Daniloff Tarot 2nd edition (self-published by Alexander Daniloff)
78 cards, plus an extra 'carte blanche' and a spare Strength and Justice, with numbers reversed. A tuck box.
The deck measures 14 x 8 x 3 centimetres or 5.5 x 3 x 1.5 inches. The box is a folding tuck box which works like an envelope rather than the usual tuck box that opens on the end. This prevents the annoyances of the tuck flap damaging the edges of cards or pushing them out the bottom of the box. There is no LWB.
The cards are long and thin at 14 x 8 centimeters. They are just long enough that I find it uncomfortable to hold for riffling longways, and they are too narrow to press against the table to riffle the corner shortways. So no riffling. Not that you'd particularly wish to riffle this deck as the card stock is delicate. They are of a similar thin floppiness to the Druidcraft Tarot. If you're not careful, you can press crescent-shaped indentations into the cards with your fingernails, and the edges will nick fairly easily. The website says that the cards are covered by a protective varnish. You could not say they are laminated. I would shudder to think what would happen if you accidentally got them wet, so keep your teacup well away from them. The cards arrive with pointy corners (as in the illustration above) so you will no doubt want to round the corners as soon as you get them. I certainly did! The cardstock feels nice in the hand and they have a lovely new-print smell. (Not all decks do -- some really stink with a chemically smell, like AG Muller decks...)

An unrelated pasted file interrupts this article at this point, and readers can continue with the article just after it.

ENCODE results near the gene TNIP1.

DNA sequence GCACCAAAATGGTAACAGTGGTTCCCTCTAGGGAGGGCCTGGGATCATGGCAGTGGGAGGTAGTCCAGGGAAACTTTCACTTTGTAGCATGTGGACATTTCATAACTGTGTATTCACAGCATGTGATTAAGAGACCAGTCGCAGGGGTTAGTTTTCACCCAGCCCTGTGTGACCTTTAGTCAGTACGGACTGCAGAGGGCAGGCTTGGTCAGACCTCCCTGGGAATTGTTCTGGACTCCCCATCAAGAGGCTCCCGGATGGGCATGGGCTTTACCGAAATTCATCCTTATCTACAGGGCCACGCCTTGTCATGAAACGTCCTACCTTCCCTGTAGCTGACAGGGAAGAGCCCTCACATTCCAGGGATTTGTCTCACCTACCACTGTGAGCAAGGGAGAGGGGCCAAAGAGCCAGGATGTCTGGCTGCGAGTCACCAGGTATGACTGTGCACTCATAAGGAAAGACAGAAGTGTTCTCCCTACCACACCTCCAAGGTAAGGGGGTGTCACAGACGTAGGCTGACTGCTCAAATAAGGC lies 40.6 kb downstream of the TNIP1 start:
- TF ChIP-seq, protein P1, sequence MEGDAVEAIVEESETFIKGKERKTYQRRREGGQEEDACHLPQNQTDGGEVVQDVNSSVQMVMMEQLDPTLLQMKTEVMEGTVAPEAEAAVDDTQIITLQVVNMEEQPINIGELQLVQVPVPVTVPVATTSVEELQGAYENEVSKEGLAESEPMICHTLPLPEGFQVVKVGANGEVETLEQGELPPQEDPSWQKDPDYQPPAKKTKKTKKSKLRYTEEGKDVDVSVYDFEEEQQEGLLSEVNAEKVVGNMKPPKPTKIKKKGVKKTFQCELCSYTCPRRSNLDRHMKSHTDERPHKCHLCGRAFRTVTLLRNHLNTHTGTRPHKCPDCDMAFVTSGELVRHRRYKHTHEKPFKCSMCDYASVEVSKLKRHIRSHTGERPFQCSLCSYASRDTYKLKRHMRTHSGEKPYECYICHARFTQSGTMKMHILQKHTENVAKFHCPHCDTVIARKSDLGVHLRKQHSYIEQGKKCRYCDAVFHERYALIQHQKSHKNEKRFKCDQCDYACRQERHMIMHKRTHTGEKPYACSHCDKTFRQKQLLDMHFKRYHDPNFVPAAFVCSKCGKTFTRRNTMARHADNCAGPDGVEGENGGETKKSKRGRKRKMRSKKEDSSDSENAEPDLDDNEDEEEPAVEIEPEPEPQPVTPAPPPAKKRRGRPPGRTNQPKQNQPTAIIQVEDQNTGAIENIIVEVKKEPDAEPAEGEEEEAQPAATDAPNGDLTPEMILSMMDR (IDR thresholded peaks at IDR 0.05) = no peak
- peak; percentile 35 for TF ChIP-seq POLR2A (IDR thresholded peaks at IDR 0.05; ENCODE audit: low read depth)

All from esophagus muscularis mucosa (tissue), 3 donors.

Of course, the art is the reason to buy the Daniloff Tarot. It is triumphant. This is a deck that wishes to look authentically old in style, and yet to be understandable and appealing to contemporary eyes. Mission accomplished! The cards are colourful, the art looks like it comes from another time, and yet the images are filled with dynamic movement and expression and contemporary sensibilities.
The Daniloff Tarot is beautiful and follows the RWS system very closely; if you are a devotee of RWS, you will find no puzzlers in this deck, and yet the images are fresh enough to add new insight. It is a pleasant deck to look at, is not gimmicky, and as it makes no real departures from classic tarot, it is unlikely to be a fad deck (like some I could name, but won't). It could easily become one of your go-to workhorse decks, and it certainly deserves to be used, not just collected.